For some reason in the almost twenty years we have lived in South Florida, we never visited Busch Gardens. We have been in Orlando at Sea World and Disney World too many times to count, but we just never made it to the park in Tampa. We will correct that in the future.
Busch Gardens originally opened in 1959 as a free hospitality feature for Anheuser-Busch. Fifty years ago it expanded and became one of the earliest theme parks. It is currently operated by SeaWorld Parks and Entertainment but still features Anheuser-Busch products at its beverage concessions.
We visited on a spur of the moment decision on a Friday in December. Kids today might have called our visit awesome, or perhaps that word is outdated. We call it the even older word “cool” because it was fun and not just because the local temperature started at 53 degrees and reached a high of 63 degrees. Had we gone the next day, Saturday, it would have been sunny and in the mid-70s. That might have been an ideal temperature, but as it was, prices were lower, we had no trouble finding parking and crowds were minimal. That’s the way we like it.
Not knowing how old the park was when we arrived, we were pleased to see mature landscaping that included large trees and shrubs. It has a much more intimate and pleasant feeling than many other parks.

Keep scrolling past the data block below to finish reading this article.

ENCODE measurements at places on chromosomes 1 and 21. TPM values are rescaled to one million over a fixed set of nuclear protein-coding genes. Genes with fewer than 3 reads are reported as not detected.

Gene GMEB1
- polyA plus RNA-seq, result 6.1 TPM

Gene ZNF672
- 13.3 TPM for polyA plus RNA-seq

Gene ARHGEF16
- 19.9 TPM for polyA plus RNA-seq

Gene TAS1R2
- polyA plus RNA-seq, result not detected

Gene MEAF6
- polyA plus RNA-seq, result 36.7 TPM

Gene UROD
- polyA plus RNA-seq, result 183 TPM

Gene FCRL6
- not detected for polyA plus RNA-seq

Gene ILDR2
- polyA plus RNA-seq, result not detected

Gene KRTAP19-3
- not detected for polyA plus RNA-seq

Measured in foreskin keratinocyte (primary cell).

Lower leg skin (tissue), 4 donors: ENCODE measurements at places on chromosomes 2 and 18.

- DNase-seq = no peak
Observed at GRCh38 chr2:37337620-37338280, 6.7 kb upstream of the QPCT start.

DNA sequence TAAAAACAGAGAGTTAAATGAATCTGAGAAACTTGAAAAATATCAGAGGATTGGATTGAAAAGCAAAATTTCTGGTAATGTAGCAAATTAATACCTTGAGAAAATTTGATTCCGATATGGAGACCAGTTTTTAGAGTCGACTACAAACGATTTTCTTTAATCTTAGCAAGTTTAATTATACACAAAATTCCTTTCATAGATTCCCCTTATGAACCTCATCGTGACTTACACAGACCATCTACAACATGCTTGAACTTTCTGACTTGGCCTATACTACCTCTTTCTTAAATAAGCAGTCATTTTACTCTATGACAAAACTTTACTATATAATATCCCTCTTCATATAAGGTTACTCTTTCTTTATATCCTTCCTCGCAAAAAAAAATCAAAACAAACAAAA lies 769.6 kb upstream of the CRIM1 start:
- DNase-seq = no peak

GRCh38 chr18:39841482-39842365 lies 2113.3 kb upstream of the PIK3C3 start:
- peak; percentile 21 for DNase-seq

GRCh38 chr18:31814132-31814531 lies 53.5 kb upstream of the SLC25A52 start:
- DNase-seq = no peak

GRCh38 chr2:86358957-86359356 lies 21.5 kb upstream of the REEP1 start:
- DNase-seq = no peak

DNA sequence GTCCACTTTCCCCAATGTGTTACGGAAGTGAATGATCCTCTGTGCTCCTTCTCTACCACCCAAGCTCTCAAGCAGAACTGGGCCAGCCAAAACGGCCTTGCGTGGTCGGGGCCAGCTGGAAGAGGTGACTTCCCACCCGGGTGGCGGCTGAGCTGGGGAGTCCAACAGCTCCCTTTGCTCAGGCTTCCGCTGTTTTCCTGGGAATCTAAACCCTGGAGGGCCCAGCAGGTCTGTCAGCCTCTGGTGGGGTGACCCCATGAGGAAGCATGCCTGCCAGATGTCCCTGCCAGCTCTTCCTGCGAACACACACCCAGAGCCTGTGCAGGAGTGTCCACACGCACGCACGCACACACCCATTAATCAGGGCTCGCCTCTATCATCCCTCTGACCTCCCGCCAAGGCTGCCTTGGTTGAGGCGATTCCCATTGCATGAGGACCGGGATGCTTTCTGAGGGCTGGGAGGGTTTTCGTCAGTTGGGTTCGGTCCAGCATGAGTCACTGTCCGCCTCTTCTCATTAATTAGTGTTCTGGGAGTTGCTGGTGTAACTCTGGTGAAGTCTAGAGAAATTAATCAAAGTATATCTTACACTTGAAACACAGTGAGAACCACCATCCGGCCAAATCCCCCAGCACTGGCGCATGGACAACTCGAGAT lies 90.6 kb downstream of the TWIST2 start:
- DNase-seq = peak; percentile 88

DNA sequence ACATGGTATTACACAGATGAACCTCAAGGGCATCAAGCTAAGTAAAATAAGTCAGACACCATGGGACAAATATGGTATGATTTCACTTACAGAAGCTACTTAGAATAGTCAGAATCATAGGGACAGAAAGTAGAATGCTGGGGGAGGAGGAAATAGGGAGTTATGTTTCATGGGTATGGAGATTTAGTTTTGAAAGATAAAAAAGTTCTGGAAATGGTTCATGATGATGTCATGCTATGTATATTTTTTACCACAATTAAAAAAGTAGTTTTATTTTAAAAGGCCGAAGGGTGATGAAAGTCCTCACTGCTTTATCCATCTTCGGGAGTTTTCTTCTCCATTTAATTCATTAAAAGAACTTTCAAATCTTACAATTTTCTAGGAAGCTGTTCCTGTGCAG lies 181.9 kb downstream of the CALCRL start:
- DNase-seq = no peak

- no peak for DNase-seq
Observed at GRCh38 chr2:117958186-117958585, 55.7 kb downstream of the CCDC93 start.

It was open from 11:00 a.m. to 8 p.m. that day, and knowing our stamina was unlikely to last nine hours, we just started walking to the right (no political commentary intended). We were content to see what we could. As it was, we covered the entire area although we arrived at the Bird Gardens after it closed to let the birds roost. The Bird Gardens is the original 1959 section.
The park still has a 1800s Africa theme. One enters through “Morocco.” Passing through an animal reserve, we moved on to “Cheetah Hunt, Egypt, Nairobi (including the 29 acre Serengeti Plain), Pantopia, Congo, Jungala, Stanleyville, Sesame Street Safari of Fun, and the Bird Gardens.”
With the exception of grandparents with grandchildren, we were among the older visitors. We love roller coasters, but my vestiges of vertigo and Alie’s arthritis now make them problematic. The small children loved it all, and there were many young people who looked like they might attend one of the local colleges or universities. We probably enjoyed the animals most. But we also enjoyed watching those younger people having so much fun.
The “Serengeti Plain,” opened in 1965, was the first of its kind to offer animals space to roam. But even the smaller “cages” are far superior to those of our youth. We did feel sorry for the cheetahs which were next to loud music and for the lions which could look at but not chase the prey on the plain.
Many areas have glass walls separating visitors from the animals. I was a little irritated that smears on the glass often prevented really good photography until a tiger walked up and rubbed its face on the other side. I wouldn’t want to wash the windows on their side of the glass either.
It was Christmas season with special shows and exhibits. Our one day visit did not allow time for rides and shows. We enjoyed the lights on those old trees however. We shall just have to go back again to enjoy the features we missed.
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